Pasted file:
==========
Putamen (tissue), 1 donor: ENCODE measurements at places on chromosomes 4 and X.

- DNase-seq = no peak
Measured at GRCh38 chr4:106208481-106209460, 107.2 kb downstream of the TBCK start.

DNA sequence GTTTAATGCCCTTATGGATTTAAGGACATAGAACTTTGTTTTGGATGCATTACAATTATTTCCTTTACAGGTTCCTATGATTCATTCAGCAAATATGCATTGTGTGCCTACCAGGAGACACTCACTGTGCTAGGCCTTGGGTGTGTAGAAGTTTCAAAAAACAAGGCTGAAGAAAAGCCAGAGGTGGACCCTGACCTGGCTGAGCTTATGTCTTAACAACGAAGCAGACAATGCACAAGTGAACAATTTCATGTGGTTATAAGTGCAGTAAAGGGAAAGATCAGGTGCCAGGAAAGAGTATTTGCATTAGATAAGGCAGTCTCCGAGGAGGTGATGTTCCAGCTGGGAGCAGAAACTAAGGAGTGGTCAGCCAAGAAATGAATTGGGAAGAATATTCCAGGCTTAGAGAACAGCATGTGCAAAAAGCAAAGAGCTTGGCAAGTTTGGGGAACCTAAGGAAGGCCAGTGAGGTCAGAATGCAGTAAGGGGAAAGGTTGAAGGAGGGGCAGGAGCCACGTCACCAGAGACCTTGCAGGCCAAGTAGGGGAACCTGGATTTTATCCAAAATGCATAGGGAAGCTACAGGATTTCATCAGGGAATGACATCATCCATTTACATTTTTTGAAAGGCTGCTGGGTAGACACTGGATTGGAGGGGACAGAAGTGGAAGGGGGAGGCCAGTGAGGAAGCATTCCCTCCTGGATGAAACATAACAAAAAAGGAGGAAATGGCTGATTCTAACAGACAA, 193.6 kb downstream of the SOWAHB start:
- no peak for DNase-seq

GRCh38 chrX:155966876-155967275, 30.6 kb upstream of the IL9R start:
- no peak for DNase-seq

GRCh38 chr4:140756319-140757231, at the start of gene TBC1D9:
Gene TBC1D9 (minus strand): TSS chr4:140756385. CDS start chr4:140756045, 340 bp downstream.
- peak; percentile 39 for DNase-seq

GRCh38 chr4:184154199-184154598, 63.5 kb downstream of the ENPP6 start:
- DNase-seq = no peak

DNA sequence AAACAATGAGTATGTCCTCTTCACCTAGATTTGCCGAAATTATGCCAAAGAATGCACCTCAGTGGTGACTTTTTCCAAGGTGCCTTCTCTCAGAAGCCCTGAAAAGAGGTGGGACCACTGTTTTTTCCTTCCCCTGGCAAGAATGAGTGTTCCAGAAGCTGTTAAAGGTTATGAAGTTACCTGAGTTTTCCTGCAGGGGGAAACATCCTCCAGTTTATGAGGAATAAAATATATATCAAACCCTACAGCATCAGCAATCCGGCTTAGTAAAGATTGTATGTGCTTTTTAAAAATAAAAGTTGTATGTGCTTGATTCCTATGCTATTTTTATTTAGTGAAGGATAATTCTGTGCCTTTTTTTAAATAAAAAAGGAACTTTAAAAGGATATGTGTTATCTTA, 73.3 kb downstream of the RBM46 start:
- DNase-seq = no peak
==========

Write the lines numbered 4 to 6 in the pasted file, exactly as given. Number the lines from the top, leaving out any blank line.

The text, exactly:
DNA sequence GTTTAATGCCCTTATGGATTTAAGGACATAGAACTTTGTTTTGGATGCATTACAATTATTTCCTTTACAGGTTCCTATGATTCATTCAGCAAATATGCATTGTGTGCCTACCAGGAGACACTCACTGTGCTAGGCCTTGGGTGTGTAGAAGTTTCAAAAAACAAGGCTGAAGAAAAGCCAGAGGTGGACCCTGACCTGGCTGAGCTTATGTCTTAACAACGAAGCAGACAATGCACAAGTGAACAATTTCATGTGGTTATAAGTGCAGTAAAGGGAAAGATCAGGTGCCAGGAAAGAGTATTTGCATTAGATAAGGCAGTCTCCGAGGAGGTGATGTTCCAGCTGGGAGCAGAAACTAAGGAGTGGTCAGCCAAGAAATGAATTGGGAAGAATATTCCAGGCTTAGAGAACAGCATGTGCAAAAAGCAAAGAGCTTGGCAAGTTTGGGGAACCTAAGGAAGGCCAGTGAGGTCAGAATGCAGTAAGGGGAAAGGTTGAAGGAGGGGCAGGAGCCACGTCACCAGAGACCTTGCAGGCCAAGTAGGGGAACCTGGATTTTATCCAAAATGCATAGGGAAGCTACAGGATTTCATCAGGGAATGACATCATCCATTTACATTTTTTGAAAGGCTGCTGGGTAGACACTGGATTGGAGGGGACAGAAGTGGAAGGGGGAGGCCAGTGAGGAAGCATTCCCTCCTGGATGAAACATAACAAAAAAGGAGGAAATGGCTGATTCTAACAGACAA, 193.6 kb downstream of the SOWAHB start:
- no peak for DNase-seq

GRCh38 chrX:155966876-155967275, 30.6 kb upstream of the IL9R start: